Mark Davis' 1997 book Gangland cites Big Boomer author, Helen Garner, lamenting, in 1986, "there I am on the scrap heap and I'm only 42!" Twenty years on, many equally talented and creative Australians are asking a similar question. Except they're under 40 and - unlike Garner, who has since progressed to domestic blockbusters such as The First Stone - they're yet to cut their teeth in the recognised mainstream.
There's a disturbing trend in my well-educated, 30-something cohort. At one end of the spectrum lie those who have been allowed to "grow up" professionally, provided they play the free-market game. They generally work in finance and allied industries, have huge mortgages, high incomes, trophy spouses, nannies and membership of spa retreats. They think they're safe from the scrapheap because they're playing the game smarter than their peers stuck in a series of what Generation X author Douglas Coupland called "McJobs": "A low-pay, low-prestige, low-dignity, low-benefit, no-future job in the service sector and frequently considered a satisfying career choice by people who have never had one."
Writing in 1991, Coupland was talking about flipping burgers. Today the phenomenon has expanded to embrace the so-called career tracks of younger professionals working in universities and other sectors that traditionally furthered the common good and increased the common wealth.
Like the wider public these sectors used to serve, today these Australians are widely treated with something bordering on contempt, as what passes for national wisdom and debate turns into a dumbed-down mishmash of Hobbes and Hayek, based on knowing the cost of everything and the value of nothing.
The current mood of “gen Xers” who won't or can't compromise on their expectation that core social democratic promises from their Whitlam and Fraser childhoods will be delivered, and of many who have, is more Crowded House circa 2005 than Joy Division.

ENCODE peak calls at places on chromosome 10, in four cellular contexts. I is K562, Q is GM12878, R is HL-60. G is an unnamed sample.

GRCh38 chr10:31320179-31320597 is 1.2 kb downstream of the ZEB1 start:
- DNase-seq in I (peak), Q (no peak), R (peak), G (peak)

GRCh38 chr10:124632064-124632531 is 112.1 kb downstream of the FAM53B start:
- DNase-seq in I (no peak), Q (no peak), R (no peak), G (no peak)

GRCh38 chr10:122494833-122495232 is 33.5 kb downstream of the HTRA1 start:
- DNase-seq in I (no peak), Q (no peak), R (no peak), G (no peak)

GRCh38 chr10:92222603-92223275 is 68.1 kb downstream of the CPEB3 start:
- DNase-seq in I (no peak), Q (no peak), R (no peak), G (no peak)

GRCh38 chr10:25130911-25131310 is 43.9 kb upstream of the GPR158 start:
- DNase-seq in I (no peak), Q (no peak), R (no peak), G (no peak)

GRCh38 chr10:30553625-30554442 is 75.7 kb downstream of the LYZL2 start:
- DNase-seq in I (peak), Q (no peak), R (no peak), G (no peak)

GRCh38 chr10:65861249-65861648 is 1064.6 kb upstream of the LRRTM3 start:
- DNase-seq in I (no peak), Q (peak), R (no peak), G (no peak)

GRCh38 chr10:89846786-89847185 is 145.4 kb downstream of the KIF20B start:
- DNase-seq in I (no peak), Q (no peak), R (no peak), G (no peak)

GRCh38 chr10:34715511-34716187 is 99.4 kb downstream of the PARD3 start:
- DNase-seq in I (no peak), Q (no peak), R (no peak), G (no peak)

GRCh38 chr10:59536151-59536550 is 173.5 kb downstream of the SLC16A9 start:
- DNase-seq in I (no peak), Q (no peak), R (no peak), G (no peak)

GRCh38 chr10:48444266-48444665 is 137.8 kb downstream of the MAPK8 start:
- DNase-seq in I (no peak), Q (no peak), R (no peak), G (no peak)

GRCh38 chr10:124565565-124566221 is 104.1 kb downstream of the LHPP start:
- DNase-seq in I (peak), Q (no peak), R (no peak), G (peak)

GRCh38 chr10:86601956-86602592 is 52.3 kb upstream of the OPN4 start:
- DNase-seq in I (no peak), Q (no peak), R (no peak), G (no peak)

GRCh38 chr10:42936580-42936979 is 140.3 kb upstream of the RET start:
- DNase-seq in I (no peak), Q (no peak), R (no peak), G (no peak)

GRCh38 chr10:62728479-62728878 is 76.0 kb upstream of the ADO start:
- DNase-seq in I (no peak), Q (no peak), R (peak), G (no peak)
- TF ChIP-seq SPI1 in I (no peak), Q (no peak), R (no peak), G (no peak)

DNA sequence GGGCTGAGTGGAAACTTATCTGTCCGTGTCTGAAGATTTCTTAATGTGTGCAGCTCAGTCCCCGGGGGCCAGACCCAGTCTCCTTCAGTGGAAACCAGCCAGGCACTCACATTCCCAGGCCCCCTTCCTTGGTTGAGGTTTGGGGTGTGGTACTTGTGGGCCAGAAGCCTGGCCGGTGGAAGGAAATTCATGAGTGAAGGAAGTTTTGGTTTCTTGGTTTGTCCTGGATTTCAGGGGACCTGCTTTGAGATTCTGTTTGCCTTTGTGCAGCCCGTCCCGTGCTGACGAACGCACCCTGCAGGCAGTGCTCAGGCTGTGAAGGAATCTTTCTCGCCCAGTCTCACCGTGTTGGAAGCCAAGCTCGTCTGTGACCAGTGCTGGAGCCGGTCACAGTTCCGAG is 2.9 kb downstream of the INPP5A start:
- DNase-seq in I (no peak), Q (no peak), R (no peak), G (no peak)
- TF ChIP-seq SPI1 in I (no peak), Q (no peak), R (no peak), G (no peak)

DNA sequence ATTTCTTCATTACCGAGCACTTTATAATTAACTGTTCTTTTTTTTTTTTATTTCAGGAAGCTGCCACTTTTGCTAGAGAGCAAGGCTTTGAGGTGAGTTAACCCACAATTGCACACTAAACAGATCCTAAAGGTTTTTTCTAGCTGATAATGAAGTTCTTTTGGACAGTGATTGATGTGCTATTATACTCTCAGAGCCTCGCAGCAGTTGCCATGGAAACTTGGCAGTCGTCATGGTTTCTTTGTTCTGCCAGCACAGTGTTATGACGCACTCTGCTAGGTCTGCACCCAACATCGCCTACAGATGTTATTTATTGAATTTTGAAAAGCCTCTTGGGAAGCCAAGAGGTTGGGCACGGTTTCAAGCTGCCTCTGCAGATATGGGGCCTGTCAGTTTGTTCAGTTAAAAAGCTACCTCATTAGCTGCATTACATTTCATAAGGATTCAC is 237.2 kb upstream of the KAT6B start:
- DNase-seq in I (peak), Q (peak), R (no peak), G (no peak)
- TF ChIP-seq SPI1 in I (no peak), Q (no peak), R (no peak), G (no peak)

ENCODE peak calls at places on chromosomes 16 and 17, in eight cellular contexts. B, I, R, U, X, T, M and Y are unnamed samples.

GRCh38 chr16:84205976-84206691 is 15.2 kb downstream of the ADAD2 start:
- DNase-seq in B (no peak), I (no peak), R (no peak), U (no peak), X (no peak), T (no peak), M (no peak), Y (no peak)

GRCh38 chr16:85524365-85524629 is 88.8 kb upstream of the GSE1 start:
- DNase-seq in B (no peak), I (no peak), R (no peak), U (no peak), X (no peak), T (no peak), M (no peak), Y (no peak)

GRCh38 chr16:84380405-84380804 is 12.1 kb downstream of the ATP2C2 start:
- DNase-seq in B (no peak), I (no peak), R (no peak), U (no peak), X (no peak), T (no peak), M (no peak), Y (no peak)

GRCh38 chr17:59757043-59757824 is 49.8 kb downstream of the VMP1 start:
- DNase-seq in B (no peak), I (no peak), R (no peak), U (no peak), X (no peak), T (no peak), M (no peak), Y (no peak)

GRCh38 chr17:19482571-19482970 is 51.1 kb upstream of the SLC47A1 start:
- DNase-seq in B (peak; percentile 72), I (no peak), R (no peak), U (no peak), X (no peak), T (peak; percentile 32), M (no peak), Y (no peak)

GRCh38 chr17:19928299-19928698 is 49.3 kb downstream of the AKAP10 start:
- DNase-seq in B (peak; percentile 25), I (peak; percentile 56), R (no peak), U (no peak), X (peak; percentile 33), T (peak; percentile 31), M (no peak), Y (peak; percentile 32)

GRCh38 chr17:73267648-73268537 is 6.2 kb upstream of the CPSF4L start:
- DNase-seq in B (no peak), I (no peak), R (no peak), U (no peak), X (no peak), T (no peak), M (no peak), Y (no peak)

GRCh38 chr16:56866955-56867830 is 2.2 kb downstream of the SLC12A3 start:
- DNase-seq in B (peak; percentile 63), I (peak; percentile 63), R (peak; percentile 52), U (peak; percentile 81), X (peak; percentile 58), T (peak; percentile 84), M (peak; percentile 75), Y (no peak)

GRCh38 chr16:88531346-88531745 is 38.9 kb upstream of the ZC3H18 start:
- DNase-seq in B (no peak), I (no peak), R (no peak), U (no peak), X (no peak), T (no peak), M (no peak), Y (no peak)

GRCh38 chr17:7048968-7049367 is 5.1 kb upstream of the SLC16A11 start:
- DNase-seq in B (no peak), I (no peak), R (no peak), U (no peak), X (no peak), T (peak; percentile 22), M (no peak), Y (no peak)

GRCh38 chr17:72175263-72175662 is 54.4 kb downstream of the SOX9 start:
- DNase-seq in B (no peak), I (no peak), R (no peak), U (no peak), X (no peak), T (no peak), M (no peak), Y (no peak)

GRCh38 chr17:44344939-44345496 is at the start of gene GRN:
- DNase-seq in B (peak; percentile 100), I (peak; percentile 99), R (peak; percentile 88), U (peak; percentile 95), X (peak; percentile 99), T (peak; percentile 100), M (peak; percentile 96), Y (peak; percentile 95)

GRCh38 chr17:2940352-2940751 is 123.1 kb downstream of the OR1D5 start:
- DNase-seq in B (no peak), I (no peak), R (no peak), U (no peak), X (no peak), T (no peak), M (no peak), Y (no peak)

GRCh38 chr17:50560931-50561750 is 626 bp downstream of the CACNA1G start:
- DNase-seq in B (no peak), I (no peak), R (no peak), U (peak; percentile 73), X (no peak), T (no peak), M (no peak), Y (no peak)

Every day I talk to another 30-something Australian who wishes they'd done a Kylie and gone or stayed abroad when they had the chance. They all remained or returned here because they viscerally love this place, its people and its potential, and don't think Britain or anywhere else is home.
Rather, it's about direct comparison with the career trajectories of “gen Xers” of the so-called creative class in many other OECD countries. Here, you should be so lucky as to have a three-year contract as a bottom feeder in an arts faculty, where your load of teaching and bean-counting leaves no paid time for what you need to do to hold your job - a doctorate and refereed publications - never mind anything else.
There, you'd stand a chance of already being an associate professor, senior political adviser, published author or other established opinion former.
As a consequence, more 30-somethings harbour growing resentment of boomers. Downsizing may have sent lots of middle-aged white liberal men (and women) to the scrapheap, but this hasn't opened up a critical mass of space for younger voices who challenge, as Davis puts it, the old monoculture of white patrician liberalism, never mind economic rationalism.
A colleague of mine puts it like this: "Boomers are sucking the blood out of 'Xers'. We work like dogs, pay hideous rents, have no job security, are so exhausted we have no time any more to think, let alone raise questions about the status quo and take action. Boomers aren't interested in us, except as a source of tax revenue for their pensions and looming health-care costs. That's why they're freaked that we're not having babies."
Don't get me wrong - I'm not casting another stone in what's shaping up as gung-ho intergenerational warfare. Some of my best friends are boomers, and beyond. But they tend not to be Big. They're more at the end of the spectrum of their own generation that can't or won't play neocon roulette, and who are paying their own hefty price.
Then again, they can generally afford it; but so can the Big Boomers. For all our sakes, more Big Boomers need to start growing older with more grace and generosity. If they can't surrender tenure, this means using their resources and experience to develop the talent of more challenging 30-somethings, and beyond. To get them into positions where they can stay in this place and be real change agents.
Call that an investment in everyone's future.